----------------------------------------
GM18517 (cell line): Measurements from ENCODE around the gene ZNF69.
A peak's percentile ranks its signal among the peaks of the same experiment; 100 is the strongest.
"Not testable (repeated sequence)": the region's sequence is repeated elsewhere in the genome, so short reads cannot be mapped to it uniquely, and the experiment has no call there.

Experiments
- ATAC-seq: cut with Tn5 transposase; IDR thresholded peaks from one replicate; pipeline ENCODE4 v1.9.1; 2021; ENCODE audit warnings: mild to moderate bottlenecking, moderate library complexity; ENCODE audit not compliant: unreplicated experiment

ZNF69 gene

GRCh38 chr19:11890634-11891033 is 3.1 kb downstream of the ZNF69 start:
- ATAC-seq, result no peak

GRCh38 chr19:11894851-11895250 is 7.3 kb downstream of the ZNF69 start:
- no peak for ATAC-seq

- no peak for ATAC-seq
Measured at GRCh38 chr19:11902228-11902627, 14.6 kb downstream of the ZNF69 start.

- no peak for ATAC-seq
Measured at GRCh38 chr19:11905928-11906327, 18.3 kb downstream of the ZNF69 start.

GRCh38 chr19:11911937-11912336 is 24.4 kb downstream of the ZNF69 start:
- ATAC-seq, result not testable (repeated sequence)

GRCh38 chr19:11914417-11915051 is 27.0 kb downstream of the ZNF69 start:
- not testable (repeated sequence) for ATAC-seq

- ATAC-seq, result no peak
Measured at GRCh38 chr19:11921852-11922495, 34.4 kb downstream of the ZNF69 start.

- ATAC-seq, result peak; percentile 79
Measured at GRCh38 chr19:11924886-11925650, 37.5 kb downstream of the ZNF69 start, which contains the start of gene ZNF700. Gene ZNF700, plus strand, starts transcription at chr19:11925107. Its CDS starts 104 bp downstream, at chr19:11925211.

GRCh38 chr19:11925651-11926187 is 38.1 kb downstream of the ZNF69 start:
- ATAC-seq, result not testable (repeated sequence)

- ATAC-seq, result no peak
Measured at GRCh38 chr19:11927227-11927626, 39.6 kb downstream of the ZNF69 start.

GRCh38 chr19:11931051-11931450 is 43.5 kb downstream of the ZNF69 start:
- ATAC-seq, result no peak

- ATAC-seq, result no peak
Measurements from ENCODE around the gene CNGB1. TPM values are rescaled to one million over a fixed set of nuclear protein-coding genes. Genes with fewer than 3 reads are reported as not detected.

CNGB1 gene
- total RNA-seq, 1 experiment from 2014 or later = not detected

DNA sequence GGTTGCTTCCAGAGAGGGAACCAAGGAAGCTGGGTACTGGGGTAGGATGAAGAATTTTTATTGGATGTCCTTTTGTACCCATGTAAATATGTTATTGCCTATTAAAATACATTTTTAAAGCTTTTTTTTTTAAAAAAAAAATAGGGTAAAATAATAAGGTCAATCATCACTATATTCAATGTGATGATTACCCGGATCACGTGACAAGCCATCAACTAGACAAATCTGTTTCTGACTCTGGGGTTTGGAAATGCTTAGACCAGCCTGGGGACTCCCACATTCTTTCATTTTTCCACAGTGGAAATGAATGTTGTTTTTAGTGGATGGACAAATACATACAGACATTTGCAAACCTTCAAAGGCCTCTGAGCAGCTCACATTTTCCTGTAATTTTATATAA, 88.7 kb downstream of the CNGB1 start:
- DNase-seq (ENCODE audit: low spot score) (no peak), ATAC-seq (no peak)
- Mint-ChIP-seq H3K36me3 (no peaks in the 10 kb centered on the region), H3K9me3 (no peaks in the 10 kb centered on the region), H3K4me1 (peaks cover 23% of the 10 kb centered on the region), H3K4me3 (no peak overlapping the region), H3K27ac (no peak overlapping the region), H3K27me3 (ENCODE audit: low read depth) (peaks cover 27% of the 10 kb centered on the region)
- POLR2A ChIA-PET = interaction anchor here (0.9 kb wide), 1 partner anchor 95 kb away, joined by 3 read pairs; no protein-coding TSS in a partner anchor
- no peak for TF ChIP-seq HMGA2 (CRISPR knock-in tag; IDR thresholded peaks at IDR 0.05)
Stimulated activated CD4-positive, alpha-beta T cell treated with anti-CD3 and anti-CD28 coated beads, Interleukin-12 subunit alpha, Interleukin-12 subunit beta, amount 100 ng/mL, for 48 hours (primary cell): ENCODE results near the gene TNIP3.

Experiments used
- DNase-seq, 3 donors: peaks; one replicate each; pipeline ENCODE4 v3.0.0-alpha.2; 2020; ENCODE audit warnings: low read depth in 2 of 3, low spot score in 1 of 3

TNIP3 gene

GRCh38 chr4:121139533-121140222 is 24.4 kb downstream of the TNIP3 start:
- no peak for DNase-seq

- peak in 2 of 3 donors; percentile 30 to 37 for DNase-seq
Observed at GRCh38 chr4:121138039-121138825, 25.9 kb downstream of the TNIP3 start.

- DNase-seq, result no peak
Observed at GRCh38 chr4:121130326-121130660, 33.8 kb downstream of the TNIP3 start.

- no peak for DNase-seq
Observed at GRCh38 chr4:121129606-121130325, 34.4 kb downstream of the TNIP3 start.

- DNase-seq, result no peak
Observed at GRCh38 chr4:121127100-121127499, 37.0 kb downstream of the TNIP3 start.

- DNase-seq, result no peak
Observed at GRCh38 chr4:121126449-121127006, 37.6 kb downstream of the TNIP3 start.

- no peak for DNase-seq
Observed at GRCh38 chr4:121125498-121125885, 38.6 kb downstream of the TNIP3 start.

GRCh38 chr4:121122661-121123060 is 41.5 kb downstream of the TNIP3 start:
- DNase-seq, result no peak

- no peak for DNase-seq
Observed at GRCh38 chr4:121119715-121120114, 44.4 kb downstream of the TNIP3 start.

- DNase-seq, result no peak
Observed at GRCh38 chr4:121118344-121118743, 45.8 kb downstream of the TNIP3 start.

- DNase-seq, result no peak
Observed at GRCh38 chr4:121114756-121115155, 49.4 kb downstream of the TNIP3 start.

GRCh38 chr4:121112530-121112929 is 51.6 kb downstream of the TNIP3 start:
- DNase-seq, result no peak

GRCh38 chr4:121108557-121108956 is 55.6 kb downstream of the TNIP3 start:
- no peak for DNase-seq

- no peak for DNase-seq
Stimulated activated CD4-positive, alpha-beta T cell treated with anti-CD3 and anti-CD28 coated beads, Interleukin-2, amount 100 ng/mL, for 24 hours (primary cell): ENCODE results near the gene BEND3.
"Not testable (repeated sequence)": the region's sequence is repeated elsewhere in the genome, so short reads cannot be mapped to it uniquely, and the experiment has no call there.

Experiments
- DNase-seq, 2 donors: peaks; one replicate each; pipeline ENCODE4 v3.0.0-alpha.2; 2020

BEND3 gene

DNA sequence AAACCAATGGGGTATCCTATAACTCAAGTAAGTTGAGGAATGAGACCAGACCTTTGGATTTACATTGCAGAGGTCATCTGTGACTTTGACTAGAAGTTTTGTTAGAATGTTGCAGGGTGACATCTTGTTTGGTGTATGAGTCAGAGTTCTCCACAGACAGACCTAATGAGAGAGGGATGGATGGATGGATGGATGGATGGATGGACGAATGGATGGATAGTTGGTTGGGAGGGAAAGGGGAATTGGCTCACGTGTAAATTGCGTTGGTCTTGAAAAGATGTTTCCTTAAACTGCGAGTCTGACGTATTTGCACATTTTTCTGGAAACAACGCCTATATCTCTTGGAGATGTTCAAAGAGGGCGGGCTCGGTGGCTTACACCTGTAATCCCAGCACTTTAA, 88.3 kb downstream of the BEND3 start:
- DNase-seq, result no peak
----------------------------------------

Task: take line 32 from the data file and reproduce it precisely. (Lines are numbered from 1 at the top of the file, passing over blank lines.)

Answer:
- total RNA-seq, 1 experiment from 2014 or later = not detected